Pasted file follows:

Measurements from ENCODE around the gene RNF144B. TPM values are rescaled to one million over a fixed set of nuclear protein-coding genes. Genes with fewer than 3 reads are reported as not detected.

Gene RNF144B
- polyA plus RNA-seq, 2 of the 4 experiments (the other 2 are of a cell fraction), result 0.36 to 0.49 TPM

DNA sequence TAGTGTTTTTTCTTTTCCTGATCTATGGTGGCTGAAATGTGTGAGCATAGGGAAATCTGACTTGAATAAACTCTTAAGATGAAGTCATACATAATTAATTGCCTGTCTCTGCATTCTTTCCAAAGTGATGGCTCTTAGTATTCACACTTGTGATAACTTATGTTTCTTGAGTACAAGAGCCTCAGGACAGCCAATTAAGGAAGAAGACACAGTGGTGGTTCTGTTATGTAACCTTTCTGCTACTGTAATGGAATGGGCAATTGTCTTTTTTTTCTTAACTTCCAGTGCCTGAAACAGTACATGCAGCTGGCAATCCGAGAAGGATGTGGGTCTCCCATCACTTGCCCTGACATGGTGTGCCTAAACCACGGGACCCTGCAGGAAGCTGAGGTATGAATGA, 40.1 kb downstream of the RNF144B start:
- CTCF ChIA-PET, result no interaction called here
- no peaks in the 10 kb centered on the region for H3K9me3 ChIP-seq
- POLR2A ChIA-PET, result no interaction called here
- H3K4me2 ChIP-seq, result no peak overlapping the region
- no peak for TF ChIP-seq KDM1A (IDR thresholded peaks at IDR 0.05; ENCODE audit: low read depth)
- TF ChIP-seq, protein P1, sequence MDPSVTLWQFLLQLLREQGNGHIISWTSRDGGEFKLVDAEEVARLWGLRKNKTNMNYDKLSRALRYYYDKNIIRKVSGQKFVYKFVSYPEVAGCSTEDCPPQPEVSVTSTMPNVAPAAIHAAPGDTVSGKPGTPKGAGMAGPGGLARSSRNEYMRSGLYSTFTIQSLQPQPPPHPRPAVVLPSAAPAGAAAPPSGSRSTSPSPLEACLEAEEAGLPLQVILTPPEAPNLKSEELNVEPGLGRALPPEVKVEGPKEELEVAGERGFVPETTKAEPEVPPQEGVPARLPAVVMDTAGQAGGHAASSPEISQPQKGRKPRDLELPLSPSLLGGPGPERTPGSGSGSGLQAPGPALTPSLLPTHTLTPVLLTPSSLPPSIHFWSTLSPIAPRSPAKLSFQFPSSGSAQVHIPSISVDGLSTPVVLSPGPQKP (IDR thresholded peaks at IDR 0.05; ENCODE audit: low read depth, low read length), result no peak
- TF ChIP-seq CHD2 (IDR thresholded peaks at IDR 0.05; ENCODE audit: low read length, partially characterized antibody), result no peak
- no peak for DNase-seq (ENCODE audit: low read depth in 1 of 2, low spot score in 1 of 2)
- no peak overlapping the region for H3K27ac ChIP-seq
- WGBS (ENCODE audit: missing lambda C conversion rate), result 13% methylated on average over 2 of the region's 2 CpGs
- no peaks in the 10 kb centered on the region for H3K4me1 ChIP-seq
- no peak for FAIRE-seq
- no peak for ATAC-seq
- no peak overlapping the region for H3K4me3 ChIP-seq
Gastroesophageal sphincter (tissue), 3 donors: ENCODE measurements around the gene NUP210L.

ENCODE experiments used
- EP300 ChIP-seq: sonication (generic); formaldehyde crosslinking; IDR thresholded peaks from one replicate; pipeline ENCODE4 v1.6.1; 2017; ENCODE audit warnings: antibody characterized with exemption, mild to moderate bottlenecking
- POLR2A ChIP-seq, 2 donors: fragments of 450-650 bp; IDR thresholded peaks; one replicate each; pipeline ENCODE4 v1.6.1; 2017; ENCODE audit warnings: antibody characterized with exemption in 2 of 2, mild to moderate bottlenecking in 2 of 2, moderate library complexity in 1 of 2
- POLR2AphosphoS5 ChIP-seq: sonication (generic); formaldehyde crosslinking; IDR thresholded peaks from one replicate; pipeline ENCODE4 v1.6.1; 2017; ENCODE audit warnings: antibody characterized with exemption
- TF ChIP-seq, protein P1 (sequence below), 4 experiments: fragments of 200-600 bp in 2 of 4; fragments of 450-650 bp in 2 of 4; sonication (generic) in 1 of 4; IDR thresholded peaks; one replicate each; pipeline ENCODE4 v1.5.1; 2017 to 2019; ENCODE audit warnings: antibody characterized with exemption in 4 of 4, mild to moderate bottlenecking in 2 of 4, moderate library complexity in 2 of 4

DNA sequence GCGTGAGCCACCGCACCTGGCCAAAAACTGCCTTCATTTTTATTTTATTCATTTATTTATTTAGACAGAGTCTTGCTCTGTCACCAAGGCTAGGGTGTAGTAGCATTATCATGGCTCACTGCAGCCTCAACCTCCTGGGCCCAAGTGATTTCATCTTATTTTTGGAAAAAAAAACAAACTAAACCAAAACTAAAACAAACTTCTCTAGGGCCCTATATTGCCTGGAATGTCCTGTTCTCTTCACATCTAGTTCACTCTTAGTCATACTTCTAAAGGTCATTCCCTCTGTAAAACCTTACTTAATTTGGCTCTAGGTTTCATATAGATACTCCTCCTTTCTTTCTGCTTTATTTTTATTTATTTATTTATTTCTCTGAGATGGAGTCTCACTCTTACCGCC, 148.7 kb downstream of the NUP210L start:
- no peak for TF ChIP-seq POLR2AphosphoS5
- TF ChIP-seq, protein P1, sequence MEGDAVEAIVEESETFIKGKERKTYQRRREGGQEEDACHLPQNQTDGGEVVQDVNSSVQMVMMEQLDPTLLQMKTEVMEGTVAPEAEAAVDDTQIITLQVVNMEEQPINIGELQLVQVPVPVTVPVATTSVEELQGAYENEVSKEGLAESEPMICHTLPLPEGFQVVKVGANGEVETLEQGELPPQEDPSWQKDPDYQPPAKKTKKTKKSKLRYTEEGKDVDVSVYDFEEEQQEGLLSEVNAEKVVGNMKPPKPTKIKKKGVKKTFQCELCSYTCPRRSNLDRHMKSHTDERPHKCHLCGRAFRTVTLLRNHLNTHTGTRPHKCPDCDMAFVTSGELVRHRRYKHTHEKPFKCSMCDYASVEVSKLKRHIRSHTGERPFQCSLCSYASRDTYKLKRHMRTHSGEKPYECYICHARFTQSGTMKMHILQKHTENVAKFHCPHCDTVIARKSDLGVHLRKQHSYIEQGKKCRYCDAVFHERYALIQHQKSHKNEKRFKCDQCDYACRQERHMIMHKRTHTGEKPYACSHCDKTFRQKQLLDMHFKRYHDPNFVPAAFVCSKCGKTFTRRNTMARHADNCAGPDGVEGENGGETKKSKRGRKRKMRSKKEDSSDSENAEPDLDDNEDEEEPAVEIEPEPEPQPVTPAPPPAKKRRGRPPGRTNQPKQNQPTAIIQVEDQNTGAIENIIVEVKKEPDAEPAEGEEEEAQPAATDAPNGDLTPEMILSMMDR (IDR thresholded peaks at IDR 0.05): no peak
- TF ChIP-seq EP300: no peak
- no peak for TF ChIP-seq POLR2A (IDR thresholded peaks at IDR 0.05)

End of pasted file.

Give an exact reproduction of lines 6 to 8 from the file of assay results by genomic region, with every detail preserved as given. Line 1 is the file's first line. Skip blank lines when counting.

- no peaks in the 10 kb centered on the region for H3K9me3 ChIP-seq
- POLR2A ChIA-PET, result no interaction called here
- H3K4me2 ChIP-seq, result no peak overlapping the region